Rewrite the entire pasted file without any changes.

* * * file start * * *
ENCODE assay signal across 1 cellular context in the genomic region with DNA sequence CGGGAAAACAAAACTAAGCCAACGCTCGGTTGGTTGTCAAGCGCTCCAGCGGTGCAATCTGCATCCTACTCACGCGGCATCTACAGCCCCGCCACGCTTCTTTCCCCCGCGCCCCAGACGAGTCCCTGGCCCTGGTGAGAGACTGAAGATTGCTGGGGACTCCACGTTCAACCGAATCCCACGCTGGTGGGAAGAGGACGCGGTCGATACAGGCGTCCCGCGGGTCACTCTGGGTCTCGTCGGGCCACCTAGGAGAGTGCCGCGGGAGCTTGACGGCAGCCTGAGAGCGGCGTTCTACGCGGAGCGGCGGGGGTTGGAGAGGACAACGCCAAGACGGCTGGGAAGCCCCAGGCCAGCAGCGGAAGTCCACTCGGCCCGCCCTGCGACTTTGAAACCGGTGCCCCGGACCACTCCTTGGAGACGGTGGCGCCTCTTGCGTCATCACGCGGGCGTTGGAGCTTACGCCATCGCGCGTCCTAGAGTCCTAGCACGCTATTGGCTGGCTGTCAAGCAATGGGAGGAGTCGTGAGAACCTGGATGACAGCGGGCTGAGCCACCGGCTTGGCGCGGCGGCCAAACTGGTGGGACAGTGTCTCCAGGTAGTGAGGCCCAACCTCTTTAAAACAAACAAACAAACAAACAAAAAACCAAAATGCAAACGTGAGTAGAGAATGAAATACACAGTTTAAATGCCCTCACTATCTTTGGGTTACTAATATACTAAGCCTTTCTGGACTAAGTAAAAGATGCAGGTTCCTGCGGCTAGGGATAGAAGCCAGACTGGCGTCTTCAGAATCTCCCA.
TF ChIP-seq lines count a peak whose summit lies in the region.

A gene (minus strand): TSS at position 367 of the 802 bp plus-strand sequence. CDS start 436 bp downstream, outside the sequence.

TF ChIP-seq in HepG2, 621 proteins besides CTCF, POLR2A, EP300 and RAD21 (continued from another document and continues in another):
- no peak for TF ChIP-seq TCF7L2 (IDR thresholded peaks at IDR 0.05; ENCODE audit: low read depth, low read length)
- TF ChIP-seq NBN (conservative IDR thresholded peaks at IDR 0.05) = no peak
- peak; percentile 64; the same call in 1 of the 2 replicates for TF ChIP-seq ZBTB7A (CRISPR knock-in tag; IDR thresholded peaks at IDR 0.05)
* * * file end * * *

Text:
ENCODE assay signal across 1 cellular context in the genomic region with DNA sequence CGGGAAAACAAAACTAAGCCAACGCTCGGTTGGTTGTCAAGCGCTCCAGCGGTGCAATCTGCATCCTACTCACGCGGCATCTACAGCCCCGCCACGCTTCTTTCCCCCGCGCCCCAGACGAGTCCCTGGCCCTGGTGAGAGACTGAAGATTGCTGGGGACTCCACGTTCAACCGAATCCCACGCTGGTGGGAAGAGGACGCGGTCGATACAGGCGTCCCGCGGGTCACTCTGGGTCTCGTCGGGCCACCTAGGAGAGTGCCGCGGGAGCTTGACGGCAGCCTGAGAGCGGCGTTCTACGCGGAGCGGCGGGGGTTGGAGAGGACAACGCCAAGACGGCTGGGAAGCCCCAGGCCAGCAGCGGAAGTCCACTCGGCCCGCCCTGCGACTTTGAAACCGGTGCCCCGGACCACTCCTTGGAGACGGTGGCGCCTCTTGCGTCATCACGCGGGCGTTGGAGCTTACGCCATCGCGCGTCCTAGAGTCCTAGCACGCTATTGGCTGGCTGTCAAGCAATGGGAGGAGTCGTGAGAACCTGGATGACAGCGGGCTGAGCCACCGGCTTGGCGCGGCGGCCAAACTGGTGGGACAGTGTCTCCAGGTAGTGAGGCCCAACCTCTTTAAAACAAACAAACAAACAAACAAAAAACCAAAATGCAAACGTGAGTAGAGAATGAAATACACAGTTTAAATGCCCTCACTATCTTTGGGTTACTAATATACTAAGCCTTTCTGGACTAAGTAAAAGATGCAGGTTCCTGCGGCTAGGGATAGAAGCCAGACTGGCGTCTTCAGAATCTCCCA.
TF ChIP-seq lines count a peak whose summit lies in the region.

A gene (minus strand): TSS at position 367 of the 802 bp plus-strand sequence. CDS start 436 bp downstream, outside the sequence.

TF ChIP-seq in HepG2, 621 proteins besides CTCF, POLR2A, EP300 and RAD21 (continued from another document and continues in another):
- no peak for TF ChIP-seq TCF7L2 (IDR thresholded peaks at IDR 0.05; ENCODE audit: low read depth, low read length)
- TF ChIP-seq NBN (conservative IDR thresholded peaks at IDR 0.05) = no peak
- peak; percentile 64; the same call in 1 of the 2 replicates for TF ChIP-seq ZBTB7A (CRISPR knock-in tag; IDR thresholded peaks at IDR 0.05)